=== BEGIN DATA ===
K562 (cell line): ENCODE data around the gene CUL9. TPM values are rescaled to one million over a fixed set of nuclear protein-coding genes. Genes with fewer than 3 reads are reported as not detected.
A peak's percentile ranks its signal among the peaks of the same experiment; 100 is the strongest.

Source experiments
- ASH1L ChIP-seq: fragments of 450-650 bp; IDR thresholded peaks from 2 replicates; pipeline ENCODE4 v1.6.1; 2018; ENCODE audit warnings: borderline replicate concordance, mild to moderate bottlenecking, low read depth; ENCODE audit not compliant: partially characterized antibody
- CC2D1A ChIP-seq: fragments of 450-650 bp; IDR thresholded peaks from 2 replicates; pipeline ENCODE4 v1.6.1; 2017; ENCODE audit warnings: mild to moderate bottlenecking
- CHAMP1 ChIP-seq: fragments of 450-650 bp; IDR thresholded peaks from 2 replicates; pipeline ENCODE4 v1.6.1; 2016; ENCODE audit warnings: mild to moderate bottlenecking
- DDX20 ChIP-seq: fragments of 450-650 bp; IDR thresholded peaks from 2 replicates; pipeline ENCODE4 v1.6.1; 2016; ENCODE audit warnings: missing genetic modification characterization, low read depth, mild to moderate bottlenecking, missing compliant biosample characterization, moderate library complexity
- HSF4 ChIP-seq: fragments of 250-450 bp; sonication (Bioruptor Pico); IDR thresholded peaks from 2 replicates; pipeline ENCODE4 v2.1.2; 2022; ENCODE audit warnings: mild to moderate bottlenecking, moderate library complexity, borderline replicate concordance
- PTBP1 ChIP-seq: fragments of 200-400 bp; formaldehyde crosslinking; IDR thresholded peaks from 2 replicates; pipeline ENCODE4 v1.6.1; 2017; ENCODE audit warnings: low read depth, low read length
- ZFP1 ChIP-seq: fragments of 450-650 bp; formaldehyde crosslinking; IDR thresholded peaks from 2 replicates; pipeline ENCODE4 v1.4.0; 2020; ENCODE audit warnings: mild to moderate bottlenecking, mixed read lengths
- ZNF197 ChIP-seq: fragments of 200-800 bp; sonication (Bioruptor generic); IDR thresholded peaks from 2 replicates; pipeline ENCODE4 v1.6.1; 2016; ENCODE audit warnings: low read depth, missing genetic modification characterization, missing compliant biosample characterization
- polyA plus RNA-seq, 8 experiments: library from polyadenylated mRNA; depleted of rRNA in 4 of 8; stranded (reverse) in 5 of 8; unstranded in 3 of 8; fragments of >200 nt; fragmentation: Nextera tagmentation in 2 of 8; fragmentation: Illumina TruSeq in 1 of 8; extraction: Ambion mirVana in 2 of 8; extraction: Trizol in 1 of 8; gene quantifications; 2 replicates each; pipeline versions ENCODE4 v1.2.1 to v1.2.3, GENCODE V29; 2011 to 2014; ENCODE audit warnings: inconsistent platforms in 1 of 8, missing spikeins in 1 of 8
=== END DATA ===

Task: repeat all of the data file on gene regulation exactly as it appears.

K562 (cell line): ENCODE data around the gene CUL9. TPM values are rescaled to one million over a fixed set of nuclear protein-coding genes. Genes with fewer than 3 reads are reported as not detected.
A peak's percentile ranks its signal among the peaks of the same experiment; 100 is the strongest.

Source experiments
- ASH1L ChIP-seq: fragments of 450-650 bp; IDR thresholded peaks from 2 replicates; pipeline ENCODE4 v1.6.1; 2018; ENCODE audit warnings: borderline replicate concordance, mild to moderate bottlenecking, low read depth; ENCODE audit not compliant: partially characterized antibody
- CC2D1A ChIP-seq: fragments of 450-650 bp; IDR thresholded peaks from 2 replicates; pipeline ENCODE4 v1.6.1; 2017; ENCODE audit warnings: mild to moderate bottlenecking
- CHAMP1 ChIP-seq: fragments of 450-650 bp; IDR thresholded peaks from 2 replicates; pipeline ENCODE4 v1.6.1; 2016; ENCODE audit warnings: mild to moderate bottlenecking
- DDX20 ChIP-seq: fragments of 450-650 bp; IDR thresholded peaks from 2 replicates; pipeline ENCODE4 v1.6.1; 2016; ENCODE audit warnings: missing genetic modification characterization, low read depth, mild to moderate bottlenecking, missing compliant biosample characterization, moderate library complexity
- HSF4 ChIP-seq: fragments of 250-450 bp; sonication (Bioruptor Pico); IDR thresholded peaks from 2 replicates; pipeline ENCODE4 v2.1.2; 2022; ENCODE audit warnings: mild to moderate bottlenecking, moderate library complexity, borderline replicate concordance
- PTBP1 ChIP-seq: fragments of 200-400 bp; formaldehyde crosslinking; IDR thresholded peaks from 2 replicates; pipeline ENCODE4 v1.6.1; 2017; ENCODE audit warnings: low read depth, low read length
- ZFP1 ChIP-seq: fragments of 450-650 bp; formaldehyde crosslinking; IDR thresholded peaks from 2 replicates; pipeline ENCODE4 v1.4.0; 2020; ENCODE audit warnings: mild to moderate bottlenecking, mixed read lengths
- ZNF197 ChIP-seq: fragments of 200-800 bp; sonication (Bioruptor generic); IDR thresholded peaks from 2 replicates; pipeline ENCODE4 v1.6.1; 2016; ENCODE audit warnings: low read depth, missing genetic modification characterization, missing compliant biosample characterization
- polyA plus RNA-seq, 8 experiments: library from polyadenylated mRNA; depleted of rRNA in 4 of 8; stranded (reverse) in 5 of 8; unstranded in 3 of 8; fragments of >200 nt; fragmentation: Nextera tagmentation in 2 of 8; fragmentation: Illumina TruSeq in 1 of 8; extraction: Ambion mirVana in 2 of 8; extraction: Trizol in 1 of 8; gene quantifications; 2 replicates each; pipeline versions ENCODE4 v1.2.1 to v1.2.3, GENCODE V29; 2011 to 2014; ENCODE audit warnings: inconsistent platforms in 1 of 8, missing spikeins in 1 of 8